Pressure handling is the main thing which SA will have to take training from great teams like india...

Posted by sabina2009 on (April 1, 2011, 19:13 GMT)

South Africa must work extremely hard to find solutions to play under crucial times. They simply cannot play comfortably under crisis moments. I quite agree with Mickey Arthur for the analysis he has made. South Africa's middle order batsmen were all good but they were too young to cope up with harsh conditions.

Posted by SHAHCHINTAN1 on (April 1, 2011, 16:35 GMT)

I hate super six idea it just not for world cup event. If you think the team is world champion then prove it by winning under pressure. Same think happens in football World cup. And you know in US they have playoff series but that just doesn't have place in World cups.

Posted by sabina2009 on (April 1, 2011, 15:54 GMT)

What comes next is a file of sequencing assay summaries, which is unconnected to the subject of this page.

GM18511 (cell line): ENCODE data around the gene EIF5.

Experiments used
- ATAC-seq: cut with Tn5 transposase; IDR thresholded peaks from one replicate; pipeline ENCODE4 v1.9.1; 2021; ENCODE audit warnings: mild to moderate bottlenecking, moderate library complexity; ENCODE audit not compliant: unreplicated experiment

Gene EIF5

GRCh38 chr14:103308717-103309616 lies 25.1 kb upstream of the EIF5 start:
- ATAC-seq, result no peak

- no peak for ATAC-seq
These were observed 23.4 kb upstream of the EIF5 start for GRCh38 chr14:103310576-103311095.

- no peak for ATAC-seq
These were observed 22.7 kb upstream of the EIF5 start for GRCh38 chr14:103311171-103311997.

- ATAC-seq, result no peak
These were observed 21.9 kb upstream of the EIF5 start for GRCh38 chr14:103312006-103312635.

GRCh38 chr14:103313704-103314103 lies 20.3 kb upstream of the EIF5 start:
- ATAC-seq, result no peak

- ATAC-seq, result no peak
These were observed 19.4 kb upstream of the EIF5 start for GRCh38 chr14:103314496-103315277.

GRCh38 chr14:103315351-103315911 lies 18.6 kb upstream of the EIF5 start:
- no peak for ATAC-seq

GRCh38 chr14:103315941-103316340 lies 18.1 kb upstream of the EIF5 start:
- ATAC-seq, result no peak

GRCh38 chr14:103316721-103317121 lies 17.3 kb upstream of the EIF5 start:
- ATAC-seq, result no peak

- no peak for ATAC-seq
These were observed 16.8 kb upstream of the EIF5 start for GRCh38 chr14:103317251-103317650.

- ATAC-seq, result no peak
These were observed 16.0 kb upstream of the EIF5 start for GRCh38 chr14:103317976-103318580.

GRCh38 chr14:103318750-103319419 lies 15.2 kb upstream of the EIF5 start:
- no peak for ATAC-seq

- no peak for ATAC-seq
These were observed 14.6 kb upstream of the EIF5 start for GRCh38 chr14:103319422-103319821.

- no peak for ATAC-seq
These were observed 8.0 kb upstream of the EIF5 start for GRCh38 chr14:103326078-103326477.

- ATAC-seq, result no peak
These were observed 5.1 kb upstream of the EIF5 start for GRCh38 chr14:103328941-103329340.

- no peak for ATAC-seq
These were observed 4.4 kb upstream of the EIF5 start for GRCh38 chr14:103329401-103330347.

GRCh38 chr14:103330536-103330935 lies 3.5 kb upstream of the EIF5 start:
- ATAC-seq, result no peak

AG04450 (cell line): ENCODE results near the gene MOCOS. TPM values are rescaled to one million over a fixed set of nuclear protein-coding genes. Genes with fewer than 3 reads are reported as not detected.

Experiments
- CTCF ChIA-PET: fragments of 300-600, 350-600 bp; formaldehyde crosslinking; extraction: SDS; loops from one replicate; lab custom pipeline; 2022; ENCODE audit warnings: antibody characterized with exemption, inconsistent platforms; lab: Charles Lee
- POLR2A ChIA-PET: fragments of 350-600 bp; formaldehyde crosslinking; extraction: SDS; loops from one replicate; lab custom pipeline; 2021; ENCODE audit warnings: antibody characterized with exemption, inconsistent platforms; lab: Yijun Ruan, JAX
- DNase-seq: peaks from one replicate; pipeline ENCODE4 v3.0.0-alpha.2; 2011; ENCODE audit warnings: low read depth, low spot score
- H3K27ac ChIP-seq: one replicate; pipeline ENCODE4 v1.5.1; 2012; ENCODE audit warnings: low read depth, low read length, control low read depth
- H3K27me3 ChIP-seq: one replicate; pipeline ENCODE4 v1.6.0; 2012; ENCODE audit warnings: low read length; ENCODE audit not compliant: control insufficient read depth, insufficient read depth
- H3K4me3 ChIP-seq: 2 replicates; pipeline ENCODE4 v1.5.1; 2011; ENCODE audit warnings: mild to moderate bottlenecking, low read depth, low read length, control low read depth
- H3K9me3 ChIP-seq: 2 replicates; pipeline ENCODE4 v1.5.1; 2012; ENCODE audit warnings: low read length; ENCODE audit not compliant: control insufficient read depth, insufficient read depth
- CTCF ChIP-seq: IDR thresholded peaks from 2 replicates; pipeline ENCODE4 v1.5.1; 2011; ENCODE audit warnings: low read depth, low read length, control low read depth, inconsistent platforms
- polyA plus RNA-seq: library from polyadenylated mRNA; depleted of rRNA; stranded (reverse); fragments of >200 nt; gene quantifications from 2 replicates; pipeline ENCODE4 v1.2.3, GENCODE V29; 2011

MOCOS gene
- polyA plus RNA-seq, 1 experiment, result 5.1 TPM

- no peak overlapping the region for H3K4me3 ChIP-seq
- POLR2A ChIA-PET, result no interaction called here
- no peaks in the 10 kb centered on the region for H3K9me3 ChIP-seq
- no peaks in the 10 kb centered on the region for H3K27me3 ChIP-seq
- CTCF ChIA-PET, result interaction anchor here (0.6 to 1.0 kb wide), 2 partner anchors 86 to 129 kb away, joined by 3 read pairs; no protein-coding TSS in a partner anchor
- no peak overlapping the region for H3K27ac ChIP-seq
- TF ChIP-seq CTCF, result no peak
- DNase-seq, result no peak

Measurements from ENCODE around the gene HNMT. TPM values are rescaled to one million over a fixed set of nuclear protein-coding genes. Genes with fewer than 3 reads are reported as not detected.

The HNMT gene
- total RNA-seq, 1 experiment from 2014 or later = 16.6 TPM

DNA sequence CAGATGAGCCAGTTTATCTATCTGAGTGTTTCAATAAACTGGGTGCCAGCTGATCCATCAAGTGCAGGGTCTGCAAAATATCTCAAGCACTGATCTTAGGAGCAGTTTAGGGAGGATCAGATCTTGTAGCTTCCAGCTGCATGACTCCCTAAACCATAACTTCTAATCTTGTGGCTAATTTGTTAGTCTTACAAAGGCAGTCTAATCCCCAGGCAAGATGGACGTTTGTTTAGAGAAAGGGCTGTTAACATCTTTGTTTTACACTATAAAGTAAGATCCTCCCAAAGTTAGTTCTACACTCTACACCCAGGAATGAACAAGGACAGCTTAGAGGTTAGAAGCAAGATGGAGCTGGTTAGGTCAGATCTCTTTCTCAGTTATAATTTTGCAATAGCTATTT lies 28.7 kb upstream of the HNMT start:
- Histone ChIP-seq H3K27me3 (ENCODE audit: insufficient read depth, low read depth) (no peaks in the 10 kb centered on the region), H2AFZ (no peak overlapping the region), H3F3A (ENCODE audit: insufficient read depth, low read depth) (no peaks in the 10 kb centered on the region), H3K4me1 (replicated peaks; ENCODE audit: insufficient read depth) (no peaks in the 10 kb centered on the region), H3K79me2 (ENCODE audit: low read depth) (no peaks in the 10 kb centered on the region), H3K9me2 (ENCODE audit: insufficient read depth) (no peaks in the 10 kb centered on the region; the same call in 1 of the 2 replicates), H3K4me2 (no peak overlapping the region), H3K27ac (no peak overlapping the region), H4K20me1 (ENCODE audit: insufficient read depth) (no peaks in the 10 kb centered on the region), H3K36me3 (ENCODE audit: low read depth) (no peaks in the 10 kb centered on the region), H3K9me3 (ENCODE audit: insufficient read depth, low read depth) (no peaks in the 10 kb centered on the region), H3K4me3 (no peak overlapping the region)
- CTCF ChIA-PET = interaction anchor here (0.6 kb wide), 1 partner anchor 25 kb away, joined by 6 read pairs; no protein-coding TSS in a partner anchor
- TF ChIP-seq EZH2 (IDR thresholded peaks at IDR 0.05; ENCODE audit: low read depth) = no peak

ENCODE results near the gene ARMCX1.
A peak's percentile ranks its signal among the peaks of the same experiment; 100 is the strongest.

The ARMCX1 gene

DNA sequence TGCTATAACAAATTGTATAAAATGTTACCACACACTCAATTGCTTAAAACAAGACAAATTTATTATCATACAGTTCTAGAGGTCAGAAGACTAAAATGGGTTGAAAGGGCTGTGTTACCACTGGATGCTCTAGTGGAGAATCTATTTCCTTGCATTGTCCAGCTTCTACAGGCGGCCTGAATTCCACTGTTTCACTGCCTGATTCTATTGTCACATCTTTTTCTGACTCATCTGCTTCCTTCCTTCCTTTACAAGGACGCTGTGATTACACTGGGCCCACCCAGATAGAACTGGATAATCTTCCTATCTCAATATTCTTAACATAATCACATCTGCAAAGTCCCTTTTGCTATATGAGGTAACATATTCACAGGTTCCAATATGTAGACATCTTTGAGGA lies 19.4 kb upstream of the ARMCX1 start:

South Africa must work extremely hard to find solutions to play under crucial times. They simply cannot play comfortably under crisis moments. I quite agree with Mickey Arthur for the analysis he has made. South Africa's middle order batsmen were all good but they were too young to cope up with harsh conditions.

Posted by   on (April 1, 2011, 14:15 GMT)

I agree totally with Mickey. No team has ever won the world cup with young inexperienced players in their side. A middle order of Kemp, Boucher Morkel at 6,7 and 8 respectively would have done it for us. SA had 8 bowlers in this game v new Zeland. What a joke. I think the selectors stuffed up. I dont think they knew which spinner to drop.

Posted by djdrastic on (April 1, 2011, 8:31 GMT)

Yeah Arthur is pretty much spot on . He made a really great point about Gillie in the Champions Trophy . If you look throughout this tournament , everytime massive pressure has been put on our bowlers they have come back exceptionally and produced the goods however our batsmen have faltered in every crunch situation they were placed in.

Posted by MaruthuDelft on (April 1, 2011, 7:22 GMT)